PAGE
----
Find me on Facebook Another Way Round or Twitter @jodyslexicrees

5 thoughts on “Dyslexia… The hidden games we dyslexics play!

  1. This post is fantastic! It sums up a lot of what I went through as a kid. I only discovered I was dyslexic when I was 22 (now 31). Looking back at all the times I faced situations like the ones you outline reminds me of so much crap that I had to put up with, which was made worse when I didn’t know why. At school I had resigned myself to thinking I was just stupid and slow. At college and university I felt a lot better about my abilities but still felt I was faking it at times and was never good at setting goals or having aspirations as I was all to often in survival mode. Finding out was a huge relief but it has taken a long time to come to terms with it, and it is only now that I am finally making very small steps.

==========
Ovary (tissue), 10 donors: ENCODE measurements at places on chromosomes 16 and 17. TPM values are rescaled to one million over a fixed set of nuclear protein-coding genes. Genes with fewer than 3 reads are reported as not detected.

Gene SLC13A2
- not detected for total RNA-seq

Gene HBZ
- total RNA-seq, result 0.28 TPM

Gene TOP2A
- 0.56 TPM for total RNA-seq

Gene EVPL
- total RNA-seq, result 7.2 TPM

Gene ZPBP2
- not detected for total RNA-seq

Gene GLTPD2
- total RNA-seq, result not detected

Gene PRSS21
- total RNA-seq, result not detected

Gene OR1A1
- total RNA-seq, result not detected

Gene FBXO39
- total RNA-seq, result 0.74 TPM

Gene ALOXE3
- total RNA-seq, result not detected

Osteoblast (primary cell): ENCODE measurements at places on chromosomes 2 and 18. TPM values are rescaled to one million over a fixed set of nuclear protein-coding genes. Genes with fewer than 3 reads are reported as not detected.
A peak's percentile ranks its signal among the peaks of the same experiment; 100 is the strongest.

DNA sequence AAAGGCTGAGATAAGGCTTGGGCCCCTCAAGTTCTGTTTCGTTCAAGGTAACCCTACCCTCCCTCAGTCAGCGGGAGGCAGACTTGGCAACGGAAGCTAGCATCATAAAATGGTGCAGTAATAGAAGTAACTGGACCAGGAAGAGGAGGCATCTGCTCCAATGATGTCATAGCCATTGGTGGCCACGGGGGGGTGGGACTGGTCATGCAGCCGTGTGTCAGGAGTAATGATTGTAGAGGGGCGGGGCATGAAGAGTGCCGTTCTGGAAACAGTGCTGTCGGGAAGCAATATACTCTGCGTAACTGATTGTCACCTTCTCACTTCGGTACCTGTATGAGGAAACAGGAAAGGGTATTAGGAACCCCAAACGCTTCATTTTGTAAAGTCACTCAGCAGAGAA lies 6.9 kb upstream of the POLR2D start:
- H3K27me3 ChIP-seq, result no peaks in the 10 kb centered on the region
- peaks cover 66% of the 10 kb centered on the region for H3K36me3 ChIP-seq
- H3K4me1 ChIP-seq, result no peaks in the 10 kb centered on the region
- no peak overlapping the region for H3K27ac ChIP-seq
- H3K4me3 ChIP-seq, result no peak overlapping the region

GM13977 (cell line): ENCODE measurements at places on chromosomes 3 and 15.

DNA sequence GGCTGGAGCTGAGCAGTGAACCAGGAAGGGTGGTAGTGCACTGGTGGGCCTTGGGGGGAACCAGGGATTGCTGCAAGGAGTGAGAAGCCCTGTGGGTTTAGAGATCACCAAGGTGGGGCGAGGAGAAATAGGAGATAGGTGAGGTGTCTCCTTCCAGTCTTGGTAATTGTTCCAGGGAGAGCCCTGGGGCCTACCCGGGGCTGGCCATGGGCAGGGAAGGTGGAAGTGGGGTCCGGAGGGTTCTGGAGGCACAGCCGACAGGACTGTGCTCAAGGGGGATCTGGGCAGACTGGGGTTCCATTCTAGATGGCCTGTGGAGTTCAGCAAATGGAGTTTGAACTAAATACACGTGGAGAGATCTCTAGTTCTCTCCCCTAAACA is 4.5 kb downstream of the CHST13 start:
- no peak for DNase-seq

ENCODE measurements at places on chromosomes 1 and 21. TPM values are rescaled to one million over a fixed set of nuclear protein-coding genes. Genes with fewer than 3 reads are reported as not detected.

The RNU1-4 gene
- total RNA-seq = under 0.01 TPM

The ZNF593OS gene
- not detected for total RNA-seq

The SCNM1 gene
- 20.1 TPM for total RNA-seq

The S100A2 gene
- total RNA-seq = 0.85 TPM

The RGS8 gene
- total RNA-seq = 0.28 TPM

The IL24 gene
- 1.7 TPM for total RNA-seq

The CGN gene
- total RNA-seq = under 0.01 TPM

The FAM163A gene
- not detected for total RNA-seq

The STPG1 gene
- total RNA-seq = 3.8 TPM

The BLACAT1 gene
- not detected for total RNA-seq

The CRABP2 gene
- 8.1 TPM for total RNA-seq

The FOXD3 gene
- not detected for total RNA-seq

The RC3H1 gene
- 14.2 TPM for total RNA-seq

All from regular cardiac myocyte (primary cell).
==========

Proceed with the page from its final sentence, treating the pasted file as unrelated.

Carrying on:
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    1. I know its pants when you look back! This is why I am going to make it my mission to try and make it better for future generations! We need to raise the profile of the hidden difficulties dyslexia brings! It’s so so so much more than just reading and writing! Jo